The critical issue that ACORN’s teams confronted repeatedly in recent visits to Pittsburgh, Youngstown, and Akron was the fact that families were finding themselves in land contracts which met no conceivable standards of habitability. Toledo’s ordinance goes out of its way to do two things that are essential in protecting families from abuse in these contracts. On one hand the city insists that all contracts have to be recorded with the city. Most of these companies are playing whack-a-mole in this regard. Vision Property Management for example listed only five properties in Pittsburgh, though we found more than twenty on a quick search of property ownership records, and suspect that the real number is many times more. Secondly, and even more importantly, Toledo requires a certificate of occupancy before a family can reside in a house under a land installment contract and only after the city has inspected the property and its major systems and found that they are satisfactory.

The language in the ordinance is mandatory and unambiguous:

(a) No vendor shall convey any interest in a residential property through land installment contract unless a Certificate of Property
Code Compliance or Temporary Certificate of Property Code Compliance has been issued, pursuant to this section.
(b) No vendor shall fail to deliver to the vendee a copy of the current Certificate of Property Code Compliance or Temporary
Certificate of Property Code Compliance prior to the execution of the land installment contract.
(c) No vendor shall fail to record, as provided in R.C. 5301.25, the land installment with the county recorder and deliver a copy to
the county auditor within twenty days of the execution of a land installment contract.
(d) In a conveyance of any interest of a residential property through land installment contract sale, no vendor shall knowingly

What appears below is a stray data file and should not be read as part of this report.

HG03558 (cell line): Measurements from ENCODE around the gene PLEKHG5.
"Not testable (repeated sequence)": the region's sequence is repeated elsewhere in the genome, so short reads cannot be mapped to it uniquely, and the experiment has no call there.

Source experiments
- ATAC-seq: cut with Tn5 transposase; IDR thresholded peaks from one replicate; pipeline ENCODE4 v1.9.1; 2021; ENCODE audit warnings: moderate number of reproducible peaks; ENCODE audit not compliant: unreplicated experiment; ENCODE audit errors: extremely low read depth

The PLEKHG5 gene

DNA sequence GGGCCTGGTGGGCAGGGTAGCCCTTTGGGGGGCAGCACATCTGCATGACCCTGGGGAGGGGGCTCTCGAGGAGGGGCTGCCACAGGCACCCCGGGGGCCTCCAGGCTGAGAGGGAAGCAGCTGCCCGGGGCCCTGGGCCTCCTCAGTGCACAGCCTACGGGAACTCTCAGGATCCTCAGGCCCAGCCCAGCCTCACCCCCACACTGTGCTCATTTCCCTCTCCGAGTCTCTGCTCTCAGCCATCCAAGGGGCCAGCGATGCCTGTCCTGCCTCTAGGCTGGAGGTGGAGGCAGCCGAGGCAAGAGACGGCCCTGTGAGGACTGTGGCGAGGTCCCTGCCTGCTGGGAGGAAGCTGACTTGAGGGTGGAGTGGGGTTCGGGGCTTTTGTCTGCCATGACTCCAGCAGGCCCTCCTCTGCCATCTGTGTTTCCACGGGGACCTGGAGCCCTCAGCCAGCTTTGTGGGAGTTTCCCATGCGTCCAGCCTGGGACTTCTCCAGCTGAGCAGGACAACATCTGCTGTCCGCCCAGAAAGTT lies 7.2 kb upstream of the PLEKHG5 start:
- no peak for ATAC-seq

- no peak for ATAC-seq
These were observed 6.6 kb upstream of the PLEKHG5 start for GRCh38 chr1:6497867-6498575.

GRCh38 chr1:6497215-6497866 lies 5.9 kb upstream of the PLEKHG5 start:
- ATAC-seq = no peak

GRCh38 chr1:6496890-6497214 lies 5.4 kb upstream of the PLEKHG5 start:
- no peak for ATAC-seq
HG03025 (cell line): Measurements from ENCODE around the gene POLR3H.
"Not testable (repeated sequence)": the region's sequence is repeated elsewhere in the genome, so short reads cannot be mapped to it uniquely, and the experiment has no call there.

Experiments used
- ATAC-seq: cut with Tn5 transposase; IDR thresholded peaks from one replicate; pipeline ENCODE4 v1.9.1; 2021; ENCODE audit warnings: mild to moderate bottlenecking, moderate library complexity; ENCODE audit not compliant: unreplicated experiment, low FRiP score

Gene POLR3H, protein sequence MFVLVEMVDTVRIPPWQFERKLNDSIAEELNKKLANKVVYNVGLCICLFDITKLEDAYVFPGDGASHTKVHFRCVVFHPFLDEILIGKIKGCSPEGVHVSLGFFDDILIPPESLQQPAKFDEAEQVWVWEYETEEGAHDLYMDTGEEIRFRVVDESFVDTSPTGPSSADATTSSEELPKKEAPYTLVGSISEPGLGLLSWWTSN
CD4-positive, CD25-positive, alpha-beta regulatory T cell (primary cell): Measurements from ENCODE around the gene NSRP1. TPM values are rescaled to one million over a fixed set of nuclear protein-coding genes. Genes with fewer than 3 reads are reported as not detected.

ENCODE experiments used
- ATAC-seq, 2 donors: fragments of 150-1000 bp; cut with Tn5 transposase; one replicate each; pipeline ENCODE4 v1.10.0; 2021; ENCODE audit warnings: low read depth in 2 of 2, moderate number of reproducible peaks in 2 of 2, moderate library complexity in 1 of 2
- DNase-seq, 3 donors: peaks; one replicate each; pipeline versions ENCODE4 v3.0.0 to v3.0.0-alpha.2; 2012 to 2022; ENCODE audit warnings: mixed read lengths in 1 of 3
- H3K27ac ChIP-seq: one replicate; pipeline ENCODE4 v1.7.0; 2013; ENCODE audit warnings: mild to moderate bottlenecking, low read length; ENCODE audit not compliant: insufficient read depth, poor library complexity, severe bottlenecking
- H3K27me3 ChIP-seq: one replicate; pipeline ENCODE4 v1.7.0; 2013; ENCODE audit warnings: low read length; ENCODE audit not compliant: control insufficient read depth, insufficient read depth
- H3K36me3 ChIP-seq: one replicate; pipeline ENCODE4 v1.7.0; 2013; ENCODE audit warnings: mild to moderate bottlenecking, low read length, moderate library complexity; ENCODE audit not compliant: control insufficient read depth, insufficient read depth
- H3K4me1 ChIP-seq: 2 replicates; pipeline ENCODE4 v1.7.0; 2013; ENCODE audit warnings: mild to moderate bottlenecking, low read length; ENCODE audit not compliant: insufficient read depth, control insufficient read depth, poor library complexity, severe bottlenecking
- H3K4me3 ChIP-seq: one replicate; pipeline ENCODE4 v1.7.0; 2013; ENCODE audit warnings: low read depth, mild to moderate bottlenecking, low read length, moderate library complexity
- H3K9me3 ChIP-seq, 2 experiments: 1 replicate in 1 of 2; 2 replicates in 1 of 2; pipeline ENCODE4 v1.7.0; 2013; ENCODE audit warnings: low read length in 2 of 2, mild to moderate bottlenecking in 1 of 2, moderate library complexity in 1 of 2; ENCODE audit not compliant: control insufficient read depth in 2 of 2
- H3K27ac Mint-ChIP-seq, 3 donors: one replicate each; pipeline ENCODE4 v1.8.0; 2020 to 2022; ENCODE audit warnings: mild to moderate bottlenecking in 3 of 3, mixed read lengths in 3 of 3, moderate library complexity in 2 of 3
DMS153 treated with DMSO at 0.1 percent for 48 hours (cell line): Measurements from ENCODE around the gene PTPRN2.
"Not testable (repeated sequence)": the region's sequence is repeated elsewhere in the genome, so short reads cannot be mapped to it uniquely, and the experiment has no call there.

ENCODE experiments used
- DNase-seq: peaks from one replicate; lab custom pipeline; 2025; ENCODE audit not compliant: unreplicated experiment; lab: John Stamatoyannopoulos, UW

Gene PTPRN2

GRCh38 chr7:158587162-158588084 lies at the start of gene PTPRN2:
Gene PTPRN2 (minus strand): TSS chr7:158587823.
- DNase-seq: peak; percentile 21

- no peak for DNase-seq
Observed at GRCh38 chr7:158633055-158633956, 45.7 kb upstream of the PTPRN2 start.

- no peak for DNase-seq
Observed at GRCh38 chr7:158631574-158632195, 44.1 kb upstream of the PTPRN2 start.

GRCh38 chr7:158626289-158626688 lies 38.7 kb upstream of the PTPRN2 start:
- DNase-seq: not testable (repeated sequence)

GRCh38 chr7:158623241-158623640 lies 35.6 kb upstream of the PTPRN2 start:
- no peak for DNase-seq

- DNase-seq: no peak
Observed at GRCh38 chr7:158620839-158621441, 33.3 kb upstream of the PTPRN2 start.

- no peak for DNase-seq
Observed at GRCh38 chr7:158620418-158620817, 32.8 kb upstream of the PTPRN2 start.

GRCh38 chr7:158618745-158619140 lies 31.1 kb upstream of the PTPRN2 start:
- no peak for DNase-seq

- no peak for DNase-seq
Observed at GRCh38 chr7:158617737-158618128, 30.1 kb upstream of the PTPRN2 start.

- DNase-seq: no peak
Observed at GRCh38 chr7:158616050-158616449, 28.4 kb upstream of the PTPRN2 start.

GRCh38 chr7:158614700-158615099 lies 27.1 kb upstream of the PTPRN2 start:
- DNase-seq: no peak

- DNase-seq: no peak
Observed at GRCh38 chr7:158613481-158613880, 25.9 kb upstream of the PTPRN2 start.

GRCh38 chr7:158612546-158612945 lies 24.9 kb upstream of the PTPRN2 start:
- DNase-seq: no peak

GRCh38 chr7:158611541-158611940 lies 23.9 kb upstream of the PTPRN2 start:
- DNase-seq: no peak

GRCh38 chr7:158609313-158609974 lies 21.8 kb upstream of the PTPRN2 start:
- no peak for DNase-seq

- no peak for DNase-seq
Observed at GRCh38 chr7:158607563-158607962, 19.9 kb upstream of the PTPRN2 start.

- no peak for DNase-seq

require a vendee, as a condition of the sale, to sign a “quit claim” deed, deeding the property in question to the vendor in the event of a
default by the vendee.

The penalties are perhaps weaker than they should be, beginning at $250 for the first offense and moving to $1000 for the third within a two-year period, and judging the offenses to be a misdemeanor if recurring, which may not be sufficient to intimidate these fly-by-night outfits. Furthermore, the devil is in the details, when it comes to how aggressive Toledo has been in forcing the hand of these predatory operators, which we have yet to determine.

The City of Lorain in Ohio passed an ordinance in 2014 also requiring certificates of inspection and occupancy clearly also trying to get their arms around this crisis in their community, but sadly a close reading of the requirements pulls them up short. Lorain’s measure tries to impose the burden “at the point of sale.” Part of the entire business model of these companies and the core of this predatory scam is keeping the family from ever getting to the point of sale and forcing them to live in often dangerous structures with limited resources holding on to little more than their hope of ownership.

Similarly, Youngstown, Ohio, path breaking ordinance creating a “foreclosure bond,” forces refundable payments after foreclosures, forcing responsible upkeep of the property by corporate and individual owners, and has worked spectacularly in managing the overall condition of communities from what we could see, but doesn’t cover evictions, at least not yet, or specifically rent-to-own or land purchase contracts, and of course is better at locking the barn door after the fact, rather than on the front end like Toledo.

Regardless, Ohio cities confronted with this grassroots crisis are responding, rather than pretending it doesn’t exist or looking the other way like most communities, oblivious to the way that low to moderate income families are being exploited by these schemes and forced to live in abominable conditions.